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When Ho invited the emperor to inspect the newly built citadel, initially known as Tay Do ("Western Capital"), he imprisoned then executed Tran Thuan Tong, establishing himself in 1400 as first emperor of the Ho Dynasty. After ruling for just a year, Ho Quy Ly relinquished the throne to lớn his second son, Ho Han Thuong, who reigned for a mere six years, after which the Ho were overrun by the Ming from Trung Quốc.
Despite his brief tenure in Vietnam"s top job, Ho Quy Ly was responsible for the introduction of paper money & limits on l& ownership, as well as opening ports to lớn foreign trade & expanding the education curriculum khổng lồ include subjects like mathematics and agriculture.
We drive along the dirt road through the empty citadel toward the south gate, the citadel"s main entrance, which is pierced by three arches, compared to just one in the north, east và west walls. We step into a bamboo hut outside the south gate where the walls are lined with illustrations of elephants & horses dragging huge slabs of stone from a quarry, bamboo rafts carrying the slabs downriver and men và beasts hauling the finely cut stones into place on the wall.
From the bamboo hut we stroll inlớn an almost empty museum where a few artifacts such as stone balls for use with slingshots và a terracotta phoenix head have been recovered from the site.
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Developing tourism may mean banning farming activities at the site and thus affecting local livelihoods.

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I leave Xuan chatting khổng lồ the curator and clamber up on top of the south gate, where I imagine the empty citadel bustling with its 15th-century inhabitants as they throng the markets, palaces and temples that once stood within these impenetrable walls.
Snapping back into lớn the present, all I see is a file of school kids cycling through the rice paddies on their way home page from school.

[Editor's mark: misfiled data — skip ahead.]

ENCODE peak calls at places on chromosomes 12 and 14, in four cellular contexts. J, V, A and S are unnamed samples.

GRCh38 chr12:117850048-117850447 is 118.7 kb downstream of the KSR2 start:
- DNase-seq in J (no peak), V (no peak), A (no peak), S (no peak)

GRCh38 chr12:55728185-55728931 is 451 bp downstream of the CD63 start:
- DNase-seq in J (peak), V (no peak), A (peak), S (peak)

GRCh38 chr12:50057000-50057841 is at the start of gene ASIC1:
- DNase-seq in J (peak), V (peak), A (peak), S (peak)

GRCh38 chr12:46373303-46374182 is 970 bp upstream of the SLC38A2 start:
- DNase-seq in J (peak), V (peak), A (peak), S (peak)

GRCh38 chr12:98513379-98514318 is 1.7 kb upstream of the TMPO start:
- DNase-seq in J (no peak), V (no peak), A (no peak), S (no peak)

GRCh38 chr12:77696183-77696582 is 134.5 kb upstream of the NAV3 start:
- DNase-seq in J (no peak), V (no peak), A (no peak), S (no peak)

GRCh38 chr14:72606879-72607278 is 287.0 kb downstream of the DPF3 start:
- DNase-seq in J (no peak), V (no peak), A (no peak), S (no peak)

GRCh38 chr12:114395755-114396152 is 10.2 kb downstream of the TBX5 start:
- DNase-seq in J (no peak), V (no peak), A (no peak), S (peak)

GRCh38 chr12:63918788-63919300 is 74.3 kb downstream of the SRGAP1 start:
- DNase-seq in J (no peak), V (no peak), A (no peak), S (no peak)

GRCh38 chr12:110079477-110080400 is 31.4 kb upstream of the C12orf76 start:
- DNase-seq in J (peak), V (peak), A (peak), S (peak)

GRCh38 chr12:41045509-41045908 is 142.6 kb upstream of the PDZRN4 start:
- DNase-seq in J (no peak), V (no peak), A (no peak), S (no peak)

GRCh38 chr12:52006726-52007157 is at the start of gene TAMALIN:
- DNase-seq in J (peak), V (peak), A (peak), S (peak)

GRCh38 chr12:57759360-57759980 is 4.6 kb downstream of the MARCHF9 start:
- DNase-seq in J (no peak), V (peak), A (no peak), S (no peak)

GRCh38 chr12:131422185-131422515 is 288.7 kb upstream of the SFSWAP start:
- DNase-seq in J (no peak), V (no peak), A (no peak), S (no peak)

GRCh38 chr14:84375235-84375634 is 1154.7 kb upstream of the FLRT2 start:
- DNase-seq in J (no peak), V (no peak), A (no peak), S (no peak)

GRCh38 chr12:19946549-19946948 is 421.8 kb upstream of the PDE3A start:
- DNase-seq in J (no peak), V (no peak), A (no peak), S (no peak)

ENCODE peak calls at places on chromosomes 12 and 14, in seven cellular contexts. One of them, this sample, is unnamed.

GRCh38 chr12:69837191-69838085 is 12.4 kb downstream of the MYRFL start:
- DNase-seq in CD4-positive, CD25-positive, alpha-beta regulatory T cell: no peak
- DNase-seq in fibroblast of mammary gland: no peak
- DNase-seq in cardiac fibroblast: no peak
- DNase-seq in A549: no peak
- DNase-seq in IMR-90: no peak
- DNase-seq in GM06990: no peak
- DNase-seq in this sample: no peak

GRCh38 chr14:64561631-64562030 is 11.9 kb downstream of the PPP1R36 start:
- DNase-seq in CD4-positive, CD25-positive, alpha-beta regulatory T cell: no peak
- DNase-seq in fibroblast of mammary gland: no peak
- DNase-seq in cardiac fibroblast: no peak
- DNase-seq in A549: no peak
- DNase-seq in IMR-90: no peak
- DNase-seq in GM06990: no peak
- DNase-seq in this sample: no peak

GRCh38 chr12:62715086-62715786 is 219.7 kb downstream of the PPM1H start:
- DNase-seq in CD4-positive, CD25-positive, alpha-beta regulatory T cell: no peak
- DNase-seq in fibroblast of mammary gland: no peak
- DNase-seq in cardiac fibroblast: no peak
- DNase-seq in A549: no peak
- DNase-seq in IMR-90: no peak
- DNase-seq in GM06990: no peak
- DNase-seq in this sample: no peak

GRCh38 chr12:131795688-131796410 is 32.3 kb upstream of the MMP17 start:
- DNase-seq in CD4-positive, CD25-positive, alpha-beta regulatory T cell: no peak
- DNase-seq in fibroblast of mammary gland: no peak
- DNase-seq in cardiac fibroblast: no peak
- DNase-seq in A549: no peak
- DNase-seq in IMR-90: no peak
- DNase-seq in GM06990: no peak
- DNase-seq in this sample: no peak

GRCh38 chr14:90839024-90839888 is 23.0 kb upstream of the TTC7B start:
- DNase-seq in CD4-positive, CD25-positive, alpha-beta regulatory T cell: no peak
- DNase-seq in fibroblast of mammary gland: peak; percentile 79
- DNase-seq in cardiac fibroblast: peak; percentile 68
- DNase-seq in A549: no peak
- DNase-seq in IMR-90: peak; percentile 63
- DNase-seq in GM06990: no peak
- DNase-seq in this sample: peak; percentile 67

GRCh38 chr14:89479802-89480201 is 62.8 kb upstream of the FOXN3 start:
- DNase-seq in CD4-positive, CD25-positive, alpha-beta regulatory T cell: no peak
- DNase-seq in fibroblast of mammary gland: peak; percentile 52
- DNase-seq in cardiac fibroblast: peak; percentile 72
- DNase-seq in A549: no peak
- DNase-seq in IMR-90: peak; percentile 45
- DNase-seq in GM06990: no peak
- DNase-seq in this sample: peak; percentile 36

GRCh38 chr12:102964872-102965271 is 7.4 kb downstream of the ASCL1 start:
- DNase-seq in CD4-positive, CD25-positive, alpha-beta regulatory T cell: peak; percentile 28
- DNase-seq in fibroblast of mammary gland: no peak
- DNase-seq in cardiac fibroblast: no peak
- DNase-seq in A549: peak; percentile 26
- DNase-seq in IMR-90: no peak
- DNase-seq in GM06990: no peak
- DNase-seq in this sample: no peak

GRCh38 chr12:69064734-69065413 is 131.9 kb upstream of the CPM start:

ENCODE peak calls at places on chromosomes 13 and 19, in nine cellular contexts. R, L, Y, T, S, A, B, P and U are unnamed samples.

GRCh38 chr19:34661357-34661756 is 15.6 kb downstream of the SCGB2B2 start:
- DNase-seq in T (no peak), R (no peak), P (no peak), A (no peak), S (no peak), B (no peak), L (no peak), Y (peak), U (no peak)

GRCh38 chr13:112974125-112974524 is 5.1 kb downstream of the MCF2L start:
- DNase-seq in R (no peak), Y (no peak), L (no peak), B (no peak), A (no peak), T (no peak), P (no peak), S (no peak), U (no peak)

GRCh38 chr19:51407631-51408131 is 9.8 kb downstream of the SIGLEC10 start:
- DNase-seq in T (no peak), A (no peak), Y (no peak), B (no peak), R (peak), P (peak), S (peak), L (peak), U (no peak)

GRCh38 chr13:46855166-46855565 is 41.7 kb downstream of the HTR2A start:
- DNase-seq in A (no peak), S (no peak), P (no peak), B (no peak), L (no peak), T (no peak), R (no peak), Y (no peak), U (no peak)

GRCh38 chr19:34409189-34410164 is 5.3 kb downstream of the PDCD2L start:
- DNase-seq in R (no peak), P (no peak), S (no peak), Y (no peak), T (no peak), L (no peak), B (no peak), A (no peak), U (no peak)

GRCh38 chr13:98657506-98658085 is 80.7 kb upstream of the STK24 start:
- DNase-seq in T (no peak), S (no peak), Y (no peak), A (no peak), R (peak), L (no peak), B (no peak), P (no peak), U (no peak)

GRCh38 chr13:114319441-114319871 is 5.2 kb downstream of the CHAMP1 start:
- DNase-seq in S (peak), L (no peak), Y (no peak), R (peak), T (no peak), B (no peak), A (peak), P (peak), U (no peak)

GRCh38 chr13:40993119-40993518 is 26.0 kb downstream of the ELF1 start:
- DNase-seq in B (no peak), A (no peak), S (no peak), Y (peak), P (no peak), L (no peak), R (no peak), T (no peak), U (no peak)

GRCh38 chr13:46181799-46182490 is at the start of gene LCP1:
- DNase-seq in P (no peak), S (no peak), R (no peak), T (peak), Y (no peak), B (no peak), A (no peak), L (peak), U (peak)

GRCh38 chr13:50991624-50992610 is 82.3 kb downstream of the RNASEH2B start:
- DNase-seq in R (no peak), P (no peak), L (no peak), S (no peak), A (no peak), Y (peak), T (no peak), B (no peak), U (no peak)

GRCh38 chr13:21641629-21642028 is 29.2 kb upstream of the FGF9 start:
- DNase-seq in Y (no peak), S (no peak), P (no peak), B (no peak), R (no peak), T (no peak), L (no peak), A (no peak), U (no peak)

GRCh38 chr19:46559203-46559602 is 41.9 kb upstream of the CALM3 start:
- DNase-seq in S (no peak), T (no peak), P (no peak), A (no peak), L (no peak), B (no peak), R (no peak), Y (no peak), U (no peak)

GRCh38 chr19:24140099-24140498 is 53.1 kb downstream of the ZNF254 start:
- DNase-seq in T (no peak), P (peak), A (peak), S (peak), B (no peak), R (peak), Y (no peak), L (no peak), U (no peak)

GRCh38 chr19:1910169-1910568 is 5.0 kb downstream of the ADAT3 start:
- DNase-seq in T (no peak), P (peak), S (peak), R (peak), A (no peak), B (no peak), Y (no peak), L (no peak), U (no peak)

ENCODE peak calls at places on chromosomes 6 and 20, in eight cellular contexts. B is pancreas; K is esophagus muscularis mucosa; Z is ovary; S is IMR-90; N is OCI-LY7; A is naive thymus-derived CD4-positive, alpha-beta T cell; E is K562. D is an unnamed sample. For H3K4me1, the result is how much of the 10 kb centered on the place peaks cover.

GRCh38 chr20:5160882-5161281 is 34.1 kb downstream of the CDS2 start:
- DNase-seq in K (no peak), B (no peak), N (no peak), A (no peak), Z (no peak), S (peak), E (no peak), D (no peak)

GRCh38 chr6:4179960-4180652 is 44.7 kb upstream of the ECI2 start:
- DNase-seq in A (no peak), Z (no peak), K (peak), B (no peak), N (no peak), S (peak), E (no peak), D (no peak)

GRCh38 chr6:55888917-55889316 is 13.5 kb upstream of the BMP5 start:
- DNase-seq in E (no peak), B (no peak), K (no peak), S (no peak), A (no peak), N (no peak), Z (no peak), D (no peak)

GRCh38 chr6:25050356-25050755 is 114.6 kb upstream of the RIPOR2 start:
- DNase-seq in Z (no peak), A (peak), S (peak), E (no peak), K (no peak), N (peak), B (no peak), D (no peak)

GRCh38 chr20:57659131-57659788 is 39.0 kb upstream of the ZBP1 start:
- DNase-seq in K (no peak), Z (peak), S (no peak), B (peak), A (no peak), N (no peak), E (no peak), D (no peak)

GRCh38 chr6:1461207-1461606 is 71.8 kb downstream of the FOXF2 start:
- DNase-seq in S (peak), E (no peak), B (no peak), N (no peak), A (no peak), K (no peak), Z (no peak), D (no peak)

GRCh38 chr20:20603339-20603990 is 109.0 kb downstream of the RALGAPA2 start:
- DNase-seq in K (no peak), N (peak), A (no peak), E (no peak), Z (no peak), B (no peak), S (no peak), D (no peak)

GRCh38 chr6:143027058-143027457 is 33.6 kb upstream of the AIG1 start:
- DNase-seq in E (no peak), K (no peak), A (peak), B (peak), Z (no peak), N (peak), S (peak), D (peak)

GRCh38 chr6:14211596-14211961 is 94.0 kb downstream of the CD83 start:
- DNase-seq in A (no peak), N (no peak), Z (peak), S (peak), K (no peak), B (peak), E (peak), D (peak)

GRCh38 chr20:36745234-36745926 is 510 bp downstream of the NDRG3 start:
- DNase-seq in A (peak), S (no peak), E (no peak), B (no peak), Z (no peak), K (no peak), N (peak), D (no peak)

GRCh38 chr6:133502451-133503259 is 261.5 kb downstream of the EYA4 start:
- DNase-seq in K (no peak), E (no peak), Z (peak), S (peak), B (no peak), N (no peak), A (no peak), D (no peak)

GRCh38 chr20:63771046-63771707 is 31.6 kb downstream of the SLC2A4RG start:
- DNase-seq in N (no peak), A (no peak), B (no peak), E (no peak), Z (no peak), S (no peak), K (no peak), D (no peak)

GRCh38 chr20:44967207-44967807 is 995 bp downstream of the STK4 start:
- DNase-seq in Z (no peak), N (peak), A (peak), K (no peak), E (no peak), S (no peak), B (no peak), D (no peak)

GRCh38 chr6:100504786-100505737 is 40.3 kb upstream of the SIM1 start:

Xuan comes out of the museum, và tells me of the curator"s concern for the future of the citadel. As part of the khuyễn mãi giảm giá with UNESCO, Vietphái nam is committed to lớn protecting the citadel"s heritage, which means preventing any new building from spoiling the view, & terminating agricultural production, such as rice farming, inside the citadel.
Nguyen Xuan Toan, deputy director of the Center for Conservation of Ho Dynasty Citadel World Heritage, told Viet Nam News, "As the households possess l& use rights, they continue to build houses & other structures & that causes difficulties in protecting the citadel."
He also explained that plowing, raking và digging irrigation ditches within the citadel has exposed archaeological relics và has a negative impact on the underground architecture at the site. At present, it looks like local farmers will have to lớn sacrifice their lvà rights if their country"s leaders are determined to lớn develop the citadel as a tourist attraction.
Ron Emmons is a British writer/photographer who travels regularly throughout Southeast Asia from his base in Chiang Mai, Vương Quốc Nụ Cười. He writes for publishers including National Geographic and Rough Guides.